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    Growing it is one thing. Getting it to flower and fruit is another. Was the owner successful in that regard? I'll put this plant down as a 'maybe' for next year depending on how I do with this year's acquisitions.

    Collection Update

    The Nagami kumquat suffered a terminal setback when the weather turned hot; it eventually lost all its leaves followed by stem dieback. RIP. Its roots may have been compromised before I got it (which would explain its much reduced price).

    One of the two main stems of my Meyer lemon is dying from gummosis or from its treatment. I think the last spot I treated cut off much of the sap flow. I may have to amputate it in hopes of saving the other. It may be difficult since there's an infection just below the 'V' formed by the two stems. I'll scrape that area clean and paint with Bordeaux and hope for the best. Worst comes to worst I'll still have some rooted cuttings.

    The Lisbon lemon, which was quite wilted when purchased, is still sulking.

    The rest are coming along, all having put on new growth.
     
  24. Gregn

    Gregn Active Member 10 Years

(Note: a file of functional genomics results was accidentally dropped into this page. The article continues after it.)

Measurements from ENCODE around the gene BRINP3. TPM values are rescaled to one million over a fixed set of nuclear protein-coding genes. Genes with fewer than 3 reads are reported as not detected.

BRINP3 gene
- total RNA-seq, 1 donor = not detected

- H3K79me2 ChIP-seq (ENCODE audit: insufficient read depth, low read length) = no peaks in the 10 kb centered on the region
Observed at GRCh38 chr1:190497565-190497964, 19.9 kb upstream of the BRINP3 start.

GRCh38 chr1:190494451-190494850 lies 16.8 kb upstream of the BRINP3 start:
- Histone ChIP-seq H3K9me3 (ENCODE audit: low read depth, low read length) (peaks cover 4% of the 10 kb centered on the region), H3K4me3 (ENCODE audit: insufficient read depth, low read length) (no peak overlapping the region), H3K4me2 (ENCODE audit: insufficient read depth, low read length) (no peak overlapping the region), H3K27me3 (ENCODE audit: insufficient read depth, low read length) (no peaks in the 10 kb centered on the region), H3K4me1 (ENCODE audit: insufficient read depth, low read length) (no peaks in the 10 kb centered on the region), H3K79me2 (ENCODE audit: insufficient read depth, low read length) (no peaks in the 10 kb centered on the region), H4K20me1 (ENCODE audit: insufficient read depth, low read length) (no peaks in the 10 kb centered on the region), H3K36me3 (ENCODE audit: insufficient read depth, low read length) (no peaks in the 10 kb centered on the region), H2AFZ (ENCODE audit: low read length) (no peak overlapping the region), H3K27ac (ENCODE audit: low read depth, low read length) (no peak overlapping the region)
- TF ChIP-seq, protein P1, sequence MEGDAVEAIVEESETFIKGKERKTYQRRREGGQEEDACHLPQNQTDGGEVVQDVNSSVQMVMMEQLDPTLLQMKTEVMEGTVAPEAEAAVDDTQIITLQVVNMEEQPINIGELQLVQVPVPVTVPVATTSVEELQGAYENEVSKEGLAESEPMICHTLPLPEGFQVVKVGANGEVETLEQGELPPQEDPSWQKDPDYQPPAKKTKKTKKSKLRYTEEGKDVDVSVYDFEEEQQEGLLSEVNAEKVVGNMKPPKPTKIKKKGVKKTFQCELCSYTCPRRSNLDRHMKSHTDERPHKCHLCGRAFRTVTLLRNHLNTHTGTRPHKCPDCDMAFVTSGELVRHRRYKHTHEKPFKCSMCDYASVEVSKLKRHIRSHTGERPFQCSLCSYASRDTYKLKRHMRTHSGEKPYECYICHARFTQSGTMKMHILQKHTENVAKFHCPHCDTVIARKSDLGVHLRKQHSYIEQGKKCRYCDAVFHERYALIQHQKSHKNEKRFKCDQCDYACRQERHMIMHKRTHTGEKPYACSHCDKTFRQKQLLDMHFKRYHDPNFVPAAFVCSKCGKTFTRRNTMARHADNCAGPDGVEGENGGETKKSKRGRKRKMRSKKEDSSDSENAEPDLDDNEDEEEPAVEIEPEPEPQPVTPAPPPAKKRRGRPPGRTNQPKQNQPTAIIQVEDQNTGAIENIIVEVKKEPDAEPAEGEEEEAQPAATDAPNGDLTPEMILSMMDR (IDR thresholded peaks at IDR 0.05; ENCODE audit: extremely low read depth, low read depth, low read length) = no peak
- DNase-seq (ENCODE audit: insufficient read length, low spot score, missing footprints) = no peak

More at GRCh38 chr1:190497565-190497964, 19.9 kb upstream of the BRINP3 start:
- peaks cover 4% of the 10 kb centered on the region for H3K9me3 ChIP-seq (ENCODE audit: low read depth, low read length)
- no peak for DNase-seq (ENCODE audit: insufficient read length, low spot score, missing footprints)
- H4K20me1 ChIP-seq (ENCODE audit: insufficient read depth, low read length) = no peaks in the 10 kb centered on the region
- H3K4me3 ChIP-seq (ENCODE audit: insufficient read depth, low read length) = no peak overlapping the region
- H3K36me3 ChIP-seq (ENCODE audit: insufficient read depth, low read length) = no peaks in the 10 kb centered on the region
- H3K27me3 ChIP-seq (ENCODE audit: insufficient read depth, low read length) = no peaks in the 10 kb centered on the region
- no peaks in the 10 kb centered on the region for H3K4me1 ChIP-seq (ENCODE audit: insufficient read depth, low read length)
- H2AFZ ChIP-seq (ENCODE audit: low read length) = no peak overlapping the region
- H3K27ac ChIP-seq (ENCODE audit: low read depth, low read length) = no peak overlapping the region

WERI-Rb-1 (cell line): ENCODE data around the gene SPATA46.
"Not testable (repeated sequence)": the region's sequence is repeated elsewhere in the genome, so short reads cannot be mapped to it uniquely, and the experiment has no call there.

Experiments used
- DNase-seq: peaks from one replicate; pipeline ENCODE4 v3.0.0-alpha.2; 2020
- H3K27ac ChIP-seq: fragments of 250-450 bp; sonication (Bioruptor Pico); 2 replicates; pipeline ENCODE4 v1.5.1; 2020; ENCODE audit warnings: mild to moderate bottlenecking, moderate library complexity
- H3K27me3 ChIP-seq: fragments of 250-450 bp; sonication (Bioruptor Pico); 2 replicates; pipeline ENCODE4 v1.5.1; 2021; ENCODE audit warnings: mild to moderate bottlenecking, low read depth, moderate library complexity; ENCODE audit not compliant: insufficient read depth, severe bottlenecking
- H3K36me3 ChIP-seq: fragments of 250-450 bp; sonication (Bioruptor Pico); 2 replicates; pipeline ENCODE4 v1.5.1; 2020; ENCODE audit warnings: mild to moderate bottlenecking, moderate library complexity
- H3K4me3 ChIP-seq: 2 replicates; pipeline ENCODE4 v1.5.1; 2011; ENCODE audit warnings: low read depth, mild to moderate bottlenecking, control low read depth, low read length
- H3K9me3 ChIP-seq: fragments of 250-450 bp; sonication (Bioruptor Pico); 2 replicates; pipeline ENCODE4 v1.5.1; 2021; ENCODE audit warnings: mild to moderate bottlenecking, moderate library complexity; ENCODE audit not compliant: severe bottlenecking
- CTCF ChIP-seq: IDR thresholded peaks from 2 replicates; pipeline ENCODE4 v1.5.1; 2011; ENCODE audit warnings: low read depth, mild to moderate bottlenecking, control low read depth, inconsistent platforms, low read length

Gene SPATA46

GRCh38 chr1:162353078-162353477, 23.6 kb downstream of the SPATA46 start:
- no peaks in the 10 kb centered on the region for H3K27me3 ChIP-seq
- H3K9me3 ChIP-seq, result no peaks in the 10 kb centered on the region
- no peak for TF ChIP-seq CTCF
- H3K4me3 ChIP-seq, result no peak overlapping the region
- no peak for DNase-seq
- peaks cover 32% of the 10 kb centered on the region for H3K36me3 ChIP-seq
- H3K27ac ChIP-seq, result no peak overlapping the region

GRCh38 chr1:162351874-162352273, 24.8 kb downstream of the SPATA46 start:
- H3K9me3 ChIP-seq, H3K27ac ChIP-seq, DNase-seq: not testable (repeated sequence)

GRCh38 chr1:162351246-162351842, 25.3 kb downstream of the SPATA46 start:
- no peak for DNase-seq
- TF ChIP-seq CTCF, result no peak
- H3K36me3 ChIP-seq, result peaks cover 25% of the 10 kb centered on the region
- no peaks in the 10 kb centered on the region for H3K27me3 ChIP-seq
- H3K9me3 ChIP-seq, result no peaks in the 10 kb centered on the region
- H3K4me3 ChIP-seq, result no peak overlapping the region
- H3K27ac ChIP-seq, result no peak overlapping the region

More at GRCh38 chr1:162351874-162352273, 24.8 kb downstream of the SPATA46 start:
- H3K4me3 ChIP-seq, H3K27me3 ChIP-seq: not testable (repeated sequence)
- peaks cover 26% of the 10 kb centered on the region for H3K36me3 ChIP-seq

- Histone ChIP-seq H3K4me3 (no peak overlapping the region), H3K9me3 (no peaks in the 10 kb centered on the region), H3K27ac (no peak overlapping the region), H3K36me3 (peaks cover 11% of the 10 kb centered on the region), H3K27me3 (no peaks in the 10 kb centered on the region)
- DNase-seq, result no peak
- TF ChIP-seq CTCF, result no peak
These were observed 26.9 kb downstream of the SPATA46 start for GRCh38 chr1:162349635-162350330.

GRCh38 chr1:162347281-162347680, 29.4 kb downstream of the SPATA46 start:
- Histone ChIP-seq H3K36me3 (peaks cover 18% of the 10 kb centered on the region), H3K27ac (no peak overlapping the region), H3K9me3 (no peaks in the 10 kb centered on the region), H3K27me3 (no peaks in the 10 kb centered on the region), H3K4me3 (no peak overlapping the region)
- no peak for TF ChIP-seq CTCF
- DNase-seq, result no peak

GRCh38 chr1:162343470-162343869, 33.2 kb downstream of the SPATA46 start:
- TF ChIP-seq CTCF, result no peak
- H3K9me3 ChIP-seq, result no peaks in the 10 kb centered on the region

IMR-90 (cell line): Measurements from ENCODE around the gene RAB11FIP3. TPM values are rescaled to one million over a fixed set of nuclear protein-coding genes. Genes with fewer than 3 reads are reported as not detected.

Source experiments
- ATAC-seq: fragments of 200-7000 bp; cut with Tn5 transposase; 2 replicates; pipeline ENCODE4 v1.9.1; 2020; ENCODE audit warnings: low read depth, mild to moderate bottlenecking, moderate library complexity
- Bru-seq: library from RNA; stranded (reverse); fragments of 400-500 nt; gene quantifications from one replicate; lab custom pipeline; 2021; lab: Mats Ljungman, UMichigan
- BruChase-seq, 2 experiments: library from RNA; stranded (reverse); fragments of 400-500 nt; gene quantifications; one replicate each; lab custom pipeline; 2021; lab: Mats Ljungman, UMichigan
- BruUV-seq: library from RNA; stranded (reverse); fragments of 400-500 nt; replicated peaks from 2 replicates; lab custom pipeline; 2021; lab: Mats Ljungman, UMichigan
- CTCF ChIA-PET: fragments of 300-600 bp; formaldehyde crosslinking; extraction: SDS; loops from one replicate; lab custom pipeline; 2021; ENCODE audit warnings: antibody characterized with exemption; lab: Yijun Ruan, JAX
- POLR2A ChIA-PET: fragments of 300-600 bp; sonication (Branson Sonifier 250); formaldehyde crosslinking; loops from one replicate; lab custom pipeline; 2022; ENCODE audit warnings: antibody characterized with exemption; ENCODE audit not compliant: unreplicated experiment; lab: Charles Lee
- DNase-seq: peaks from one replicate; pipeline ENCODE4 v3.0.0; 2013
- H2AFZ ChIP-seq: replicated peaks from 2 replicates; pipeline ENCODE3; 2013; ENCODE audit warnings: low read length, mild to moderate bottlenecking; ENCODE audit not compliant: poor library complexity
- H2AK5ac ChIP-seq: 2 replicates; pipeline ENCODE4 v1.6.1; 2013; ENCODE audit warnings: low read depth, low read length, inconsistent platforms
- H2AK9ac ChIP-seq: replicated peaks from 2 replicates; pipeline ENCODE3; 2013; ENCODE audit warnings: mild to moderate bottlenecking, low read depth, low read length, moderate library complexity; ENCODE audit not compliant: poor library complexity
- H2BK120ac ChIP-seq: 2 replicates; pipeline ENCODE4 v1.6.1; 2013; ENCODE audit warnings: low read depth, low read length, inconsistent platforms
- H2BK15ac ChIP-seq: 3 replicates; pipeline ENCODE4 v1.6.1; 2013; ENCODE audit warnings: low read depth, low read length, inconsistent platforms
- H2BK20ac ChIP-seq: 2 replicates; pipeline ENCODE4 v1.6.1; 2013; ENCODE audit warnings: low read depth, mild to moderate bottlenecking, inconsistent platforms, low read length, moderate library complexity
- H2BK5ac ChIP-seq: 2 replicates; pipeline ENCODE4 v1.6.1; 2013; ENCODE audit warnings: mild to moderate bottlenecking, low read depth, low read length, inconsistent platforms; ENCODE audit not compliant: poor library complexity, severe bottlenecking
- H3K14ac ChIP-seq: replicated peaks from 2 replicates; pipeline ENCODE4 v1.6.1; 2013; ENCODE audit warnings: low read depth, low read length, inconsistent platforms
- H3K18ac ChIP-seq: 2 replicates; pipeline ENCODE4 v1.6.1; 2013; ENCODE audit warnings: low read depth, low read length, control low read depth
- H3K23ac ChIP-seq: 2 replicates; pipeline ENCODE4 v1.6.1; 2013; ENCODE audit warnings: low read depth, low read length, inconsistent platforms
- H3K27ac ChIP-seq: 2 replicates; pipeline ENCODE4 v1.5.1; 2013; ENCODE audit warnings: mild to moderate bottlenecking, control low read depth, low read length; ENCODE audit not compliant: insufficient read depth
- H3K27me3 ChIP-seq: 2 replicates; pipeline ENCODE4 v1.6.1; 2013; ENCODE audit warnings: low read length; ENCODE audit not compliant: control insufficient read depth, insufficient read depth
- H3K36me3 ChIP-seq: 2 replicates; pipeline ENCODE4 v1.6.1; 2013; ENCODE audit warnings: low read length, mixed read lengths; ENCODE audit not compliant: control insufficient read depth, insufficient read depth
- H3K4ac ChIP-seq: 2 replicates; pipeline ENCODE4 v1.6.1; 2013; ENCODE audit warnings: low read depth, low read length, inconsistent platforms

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    I saw a Nagami kumquat and a Owari satsuma at Dykhoff nursery in N van a week ago.
    I was going to wait for my Owari unil next year. My meyer lemon has grape size fruit on it and lots of buds and blossoms. The eureka lemon has only one very small lemon on it.
    The calamondin is going crazy ( its the one I bought at home depot a month ago) it has grown about 5 inches in height has 25 mature oranges on it an 60 or so buds and blossoms. Now only if they were more palatable to eat.....
    What is gumosis? . How big is the Meyor lemon plant?
     
  25. Junglekeeper

    Junglekeeper Esteemed Contributor 10 Years

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    The Meyer is of the size that typically comes in a 3-gal pot - not too big. I don't know how it got infected since I didn't get the trunk wet or overwater the plant. Gummosis is a condition caused by a species of Phytophthora fungus (P. citrophthora or P. parasitica) which infects the bark and causes sap to ooze out. The condition of the tree deteriorates as the infection gets worse. Death occurs when the disease girdles the trunk. Hope I explained it right.

    My Eureka appears to be best of the recent acquisitions despite being the smallest; I think it, and its offspring, will do very well. I've also noticed a strong growth flush with my Calamondin as well. It's starting to bush out from all the pruning I did earlier in the spring.

    Did you end up buying the Owari? What can you tell me about the Nagami kumquat? Bush or patio tree? Size? Price? Grower? I'm not sure about getting a replacement since I suspect there won't be enough heat for it to flower and fruit since it'll be indoors all the time. If I decide to get another kumquat I think it'll be a Meiwa; it's sweeter and is supposed to perform better in cool conditions. Another one for the 'maybe' list.